My normal computer has recently crashed, so I haven't been able to reply to any emails or work on Word for the past week. The man who's been building a new one for us has been slower to deliver than he'd said he would be. Andrew doesn't care but I hate that. I'm getting a bit frustrated and stressed. But here I am on another old computer, able to blog at least.
I've been pondering the above question of what makes a Christian show because my frustration over the computer has made me feel tetchy and not very kind. I like to type each chapter of my new story up as soon as I type them, but I haven't been able to do that and they're logging up. It shows me that it's so much easier to be happy and behave in a Christian manner when we have nothing to frustrate us. Nobody would necessarily recognise me as a Christian this week! But annoying circumstances liked crashed computers shouldn't make all that much difference in a person's outlook. Jesus said we need to let our lights shine at all times. How does this show in our lives? Accepting our saviour is such an inner, personal business, especially when we don't find opportunity to talk about our beliefs openly each day. Are there signs that identify a Christian straight off? I believe there are two.
1) They have all the fruits of the Holy Spirit operating out of their personality.
Love (as opposed to hate, resentment, jealousy and envy)
Joy (as opposed to depression and misery)
Peace (as opposed to turmoil and anxiety)
Patience (as opposed to impatience and short temper)
Kindness (as opposed to selfishness)
Goodness (as opposed to wickedness, strife)
Faithfulness (as opposed to fear and dread)
Gentleness (as opposed to harshness)
Self-control (as opposed to short temper, emotionalism, panic)
I think it's really useful to remind myself of the fruits of the Spirit every so often. When we don't, so many of the counter-fruits find room to sprout up without our knowledge. And when we look at a list like that above, we can easily see where we're beginning to get a little off track.
2) You can see that God's promises are being worked out in their lives. Their needs are being met. They are not sick, broke and needy like the rest of the world. God's will is clearly taking place on earth as it is in heaven in their lives, as they depend on His promises. They are clearly children of the new covenant.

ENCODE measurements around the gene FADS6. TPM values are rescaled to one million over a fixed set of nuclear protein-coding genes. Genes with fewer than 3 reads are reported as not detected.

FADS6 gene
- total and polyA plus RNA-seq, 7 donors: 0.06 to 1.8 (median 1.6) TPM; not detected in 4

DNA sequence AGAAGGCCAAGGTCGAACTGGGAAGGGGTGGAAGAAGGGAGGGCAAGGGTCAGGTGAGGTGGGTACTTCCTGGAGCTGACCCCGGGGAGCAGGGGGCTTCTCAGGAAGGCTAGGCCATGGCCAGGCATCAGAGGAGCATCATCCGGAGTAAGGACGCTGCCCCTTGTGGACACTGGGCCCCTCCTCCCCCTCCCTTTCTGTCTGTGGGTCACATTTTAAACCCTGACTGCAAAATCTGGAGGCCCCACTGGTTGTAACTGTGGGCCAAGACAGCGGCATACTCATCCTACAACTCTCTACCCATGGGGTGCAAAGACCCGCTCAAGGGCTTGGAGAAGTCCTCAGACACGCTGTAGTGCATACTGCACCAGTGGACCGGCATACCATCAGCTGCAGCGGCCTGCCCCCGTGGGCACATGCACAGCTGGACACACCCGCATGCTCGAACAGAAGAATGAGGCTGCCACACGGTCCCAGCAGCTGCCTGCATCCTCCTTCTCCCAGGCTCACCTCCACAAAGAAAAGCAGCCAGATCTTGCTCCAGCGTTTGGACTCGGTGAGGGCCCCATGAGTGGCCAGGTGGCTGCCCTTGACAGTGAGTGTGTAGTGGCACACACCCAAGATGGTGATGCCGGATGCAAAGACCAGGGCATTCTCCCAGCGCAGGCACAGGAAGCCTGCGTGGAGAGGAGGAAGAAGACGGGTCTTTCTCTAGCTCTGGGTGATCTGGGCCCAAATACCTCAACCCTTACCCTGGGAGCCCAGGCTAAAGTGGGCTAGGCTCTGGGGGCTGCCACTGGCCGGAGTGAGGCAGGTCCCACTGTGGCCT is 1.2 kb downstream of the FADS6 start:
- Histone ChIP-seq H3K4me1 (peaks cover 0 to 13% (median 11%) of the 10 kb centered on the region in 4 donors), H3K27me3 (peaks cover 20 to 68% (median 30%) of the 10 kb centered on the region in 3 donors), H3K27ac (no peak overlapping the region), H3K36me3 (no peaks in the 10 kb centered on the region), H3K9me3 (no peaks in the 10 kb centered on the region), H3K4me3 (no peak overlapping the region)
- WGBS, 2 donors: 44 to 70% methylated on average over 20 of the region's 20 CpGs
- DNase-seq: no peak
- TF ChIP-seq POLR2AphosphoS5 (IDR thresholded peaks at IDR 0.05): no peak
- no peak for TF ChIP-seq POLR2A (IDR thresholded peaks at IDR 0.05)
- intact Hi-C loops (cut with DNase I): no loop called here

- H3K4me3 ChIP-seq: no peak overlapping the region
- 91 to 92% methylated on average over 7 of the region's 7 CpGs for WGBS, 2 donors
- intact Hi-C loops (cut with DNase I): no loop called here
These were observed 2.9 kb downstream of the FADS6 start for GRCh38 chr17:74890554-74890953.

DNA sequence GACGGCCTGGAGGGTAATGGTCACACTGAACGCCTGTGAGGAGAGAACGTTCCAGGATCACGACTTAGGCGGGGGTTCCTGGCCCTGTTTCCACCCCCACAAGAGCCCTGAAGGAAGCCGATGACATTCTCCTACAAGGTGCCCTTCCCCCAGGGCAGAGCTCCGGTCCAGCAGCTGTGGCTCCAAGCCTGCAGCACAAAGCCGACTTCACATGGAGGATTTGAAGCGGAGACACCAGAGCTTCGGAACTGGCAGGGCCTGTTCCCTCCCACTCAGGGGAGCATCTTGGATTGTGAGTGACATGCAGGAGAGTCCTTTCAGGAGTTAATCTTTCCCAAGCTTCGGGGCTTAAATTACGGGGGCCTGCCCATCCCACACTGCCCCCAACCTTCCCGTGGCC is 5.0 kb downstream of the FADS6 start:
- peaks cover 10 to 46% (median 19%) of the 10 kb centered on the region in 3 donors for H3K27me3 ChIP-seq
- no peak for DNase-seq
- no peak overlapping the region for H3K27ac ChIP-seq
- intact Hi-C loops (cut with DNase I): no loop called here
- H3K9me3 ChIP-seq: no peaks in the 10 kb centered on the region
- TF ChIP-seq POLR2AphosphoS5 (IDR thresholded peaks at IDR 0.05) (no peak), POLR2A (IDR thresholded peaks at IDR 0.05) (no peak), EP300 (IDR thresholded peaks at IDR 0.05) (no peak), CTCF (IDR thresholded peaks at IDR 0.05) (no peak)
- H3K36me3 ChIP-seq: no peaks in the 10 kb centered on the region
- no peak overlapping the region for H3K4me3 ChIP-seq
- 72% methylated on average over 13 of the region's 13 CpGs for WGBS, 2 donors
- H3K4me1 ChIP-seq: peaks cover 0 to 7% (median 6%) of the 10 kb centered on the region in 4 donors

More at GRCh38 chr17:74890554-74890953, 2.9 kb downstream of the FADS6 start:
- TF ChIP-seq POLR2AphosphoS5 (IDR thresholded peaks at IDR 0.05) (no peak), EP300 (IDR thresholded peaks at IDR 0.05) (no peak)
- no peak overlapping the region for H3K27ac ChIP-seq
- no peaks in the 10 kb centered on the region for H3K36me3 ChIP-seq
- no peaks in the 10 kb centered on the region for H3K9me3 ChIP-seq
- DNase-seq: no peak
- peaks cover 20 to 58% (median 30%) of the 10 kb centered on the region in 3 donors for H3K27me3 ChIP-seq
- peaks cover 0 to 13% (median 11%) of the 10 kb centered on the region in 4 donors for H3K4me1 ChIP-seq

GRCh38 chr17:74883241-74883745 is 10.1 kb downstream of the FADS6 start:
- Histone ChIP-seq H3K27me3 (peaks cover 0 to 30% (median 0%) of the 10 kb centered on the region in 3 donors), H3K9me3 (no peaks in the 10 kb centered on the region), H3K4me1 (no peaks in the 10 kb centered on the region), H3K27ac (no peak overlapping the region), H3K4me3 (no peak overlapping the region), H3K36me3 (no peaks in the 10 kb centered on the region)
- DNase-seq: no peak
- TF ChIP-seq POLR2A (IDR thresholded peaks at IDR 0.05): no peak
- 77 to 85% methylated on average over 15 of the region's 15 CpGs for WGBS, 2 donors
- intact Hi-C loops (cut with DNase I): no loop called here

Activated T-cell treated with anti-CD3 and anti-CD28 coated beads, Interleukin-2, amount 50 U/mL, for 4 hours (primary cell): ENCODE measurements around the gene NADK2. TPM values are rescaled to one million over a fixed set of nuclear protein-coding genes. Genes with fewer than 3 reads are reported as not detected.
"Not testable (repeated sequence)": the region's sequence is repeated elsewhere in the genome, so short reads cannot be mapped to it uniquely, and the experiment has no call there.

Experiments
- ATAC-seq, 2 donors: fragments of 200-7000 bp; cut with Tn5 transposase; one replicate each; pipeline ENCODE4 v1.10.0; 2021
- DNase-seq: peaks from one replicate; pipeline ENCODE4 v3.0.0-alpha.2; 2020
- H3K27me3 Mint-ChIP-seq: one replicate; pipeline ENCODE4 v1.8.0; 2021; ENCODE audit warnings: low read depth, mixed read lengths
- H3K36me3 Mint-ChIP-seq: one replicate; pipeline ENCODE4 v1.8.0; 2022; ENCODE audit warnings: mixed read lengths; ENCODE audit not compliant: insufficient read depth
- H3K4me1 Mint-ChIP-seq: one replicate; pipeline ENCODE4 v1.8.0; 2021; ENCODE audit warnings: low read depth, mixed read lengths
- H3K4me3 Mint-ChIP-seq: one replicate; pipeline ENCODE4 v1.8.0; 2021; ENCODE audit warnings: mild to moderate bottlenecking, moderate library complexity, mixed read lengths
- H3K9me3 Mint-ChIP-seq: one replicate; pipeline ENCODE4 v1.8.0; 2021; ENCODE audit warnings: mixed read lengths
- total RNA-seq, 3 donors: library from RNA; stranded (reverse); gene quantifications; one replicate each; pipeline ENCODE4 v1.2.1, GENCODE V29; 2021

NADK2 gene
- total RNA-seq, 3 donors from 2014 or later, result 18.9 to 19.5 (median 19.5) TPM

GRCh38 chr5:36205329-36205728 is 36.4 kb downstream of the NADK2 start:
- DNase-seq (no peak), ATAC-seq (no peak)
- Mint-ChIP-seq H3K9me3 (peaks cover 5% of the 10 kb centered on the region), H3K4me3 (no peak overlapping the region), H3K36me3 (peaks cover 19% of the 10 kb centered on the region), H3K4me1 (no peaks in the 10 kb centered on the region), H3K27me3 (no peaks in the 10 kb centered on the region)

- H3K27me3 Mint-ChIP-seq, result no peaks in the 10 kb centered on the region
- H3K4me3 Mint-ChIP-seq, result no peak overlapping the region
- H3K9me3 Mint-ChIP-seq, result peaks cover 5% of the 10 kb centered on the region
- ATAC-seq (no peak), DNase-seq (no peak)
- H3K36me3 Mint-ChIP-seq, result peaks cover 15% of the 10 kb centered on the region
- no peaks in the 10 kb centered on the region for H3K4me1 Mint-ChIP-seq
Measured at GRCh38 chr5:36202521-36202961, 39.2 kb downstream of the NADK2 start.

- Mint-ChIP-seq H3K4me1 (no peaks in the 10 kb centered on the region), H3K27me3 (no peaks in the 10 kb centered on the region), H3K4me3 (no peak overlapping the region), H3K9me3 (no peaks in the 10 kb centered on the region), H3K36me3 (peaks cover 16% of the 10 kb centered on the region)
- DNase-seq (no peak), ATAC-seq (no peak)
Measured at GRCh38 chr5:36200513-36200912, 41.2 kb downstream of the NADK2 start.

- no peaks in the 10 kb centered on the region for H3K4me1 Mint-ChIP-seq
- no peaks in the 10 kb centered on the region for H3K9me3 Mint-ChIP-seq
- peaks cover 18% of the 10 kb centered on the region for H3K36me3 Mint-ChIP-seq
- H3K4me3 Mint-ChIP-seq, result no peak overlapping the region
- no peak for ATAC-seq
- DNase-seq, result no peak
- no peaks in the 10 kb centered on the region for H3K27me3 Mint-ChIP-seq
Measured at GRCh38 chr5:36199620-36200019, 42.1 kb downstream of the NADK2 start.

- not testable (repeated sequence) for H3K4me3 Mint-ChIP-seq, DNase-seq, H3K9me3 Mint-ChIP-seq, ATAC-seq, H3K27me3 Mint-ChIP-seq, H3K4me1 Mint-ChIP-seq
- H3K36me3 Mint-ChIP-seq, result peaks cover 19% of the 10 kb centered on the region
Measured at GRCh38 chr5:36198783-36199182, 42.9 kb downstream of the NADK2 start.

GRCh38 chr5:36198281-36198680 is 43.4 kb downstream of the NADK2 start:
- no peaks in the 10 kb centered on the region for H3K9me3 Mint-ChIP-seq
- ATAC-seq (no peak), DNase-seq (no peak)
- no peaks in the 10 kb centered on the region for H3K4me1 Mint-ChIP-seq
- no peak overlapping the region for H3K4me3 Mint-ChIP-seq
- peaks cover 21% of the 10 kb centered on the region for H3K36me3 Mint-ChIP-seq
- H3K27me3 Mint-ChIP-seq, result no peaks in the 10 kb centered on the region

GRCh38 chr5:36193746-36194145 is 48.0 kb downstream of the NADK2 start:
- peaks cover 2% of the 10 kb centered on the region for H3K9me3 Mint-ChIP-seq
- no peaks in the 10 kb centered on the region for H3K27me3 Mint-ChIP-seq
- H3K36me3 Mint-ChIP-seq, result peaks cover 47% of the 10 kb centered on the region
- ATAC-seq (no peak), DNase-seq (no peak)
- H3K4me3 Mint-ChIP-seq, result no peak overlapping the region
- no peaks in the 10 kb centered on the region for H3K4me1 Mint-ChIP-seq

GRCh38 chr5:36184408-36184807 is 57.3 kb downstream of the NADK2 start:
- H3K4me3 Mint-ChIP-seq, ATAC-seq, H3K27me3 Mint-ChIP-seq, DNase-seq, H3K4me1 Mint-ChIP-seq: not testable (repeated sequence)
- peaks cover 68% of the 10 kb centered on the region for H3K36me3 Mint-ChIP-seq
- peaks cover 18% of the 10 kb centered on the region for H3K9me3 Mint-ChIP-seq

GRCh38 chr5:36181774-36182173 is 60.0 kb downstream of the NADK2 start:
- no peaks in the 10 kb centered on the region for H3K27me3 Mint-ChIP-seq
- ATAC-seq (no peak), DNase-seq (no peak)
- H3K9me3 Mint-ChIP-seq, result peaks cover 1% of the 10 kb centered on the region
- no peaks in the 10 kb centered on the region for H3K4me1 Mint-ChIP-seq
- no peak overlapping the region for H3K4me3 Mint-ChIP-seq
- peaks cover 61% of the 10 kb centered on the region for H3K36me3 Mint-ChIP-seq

During an altar call at church week before last, I was sitting there toying with the idea of going out the front for prayer when a quick thought occurred to me. I thought, "I shouldn't sit here, year after year wondering whether I ought to respond to altar calls." I hate to admit this. I'd never given it much thought before but I'd been coming to church for most of twenty odd years (I'd become a Christian when I was 17) with a needy mindset! I'd always attend hoping to "get something out of" the message or prayer. Now, I'm not saying there's anything wrong with that! Christians are there to reach out to others after all. But we're not to meant to remain in that needy condition!
True Christians aren't like dry, parched trickles but deep, flowing wells. Instead of being anxious that I'm not going to have my needs met and wanting to have the reassurance of prayer from others, I should be trusting that I'm having all of my needs met by God. When I'm coming from that strong, God-dependant mindset, I'm more able to give of myself to others.
That doesn't mean we need to lapse into the trap of relying on our own good works (which might be a form of neediness in itself). When we keep giving and giving through our own strength we get dry and exhausted. I've been there. I don't think this busy sort of giving is necessarily what God intended. Proper giving is simply through being the people we are. Just living our daily lives with deep love for God and the fruits of the Spirit, and then doing what we want to do, it seems we can't help giving to others as a by-product.
I've been giving this a bit of thought this week. Hope it strikes a chord with some of you too.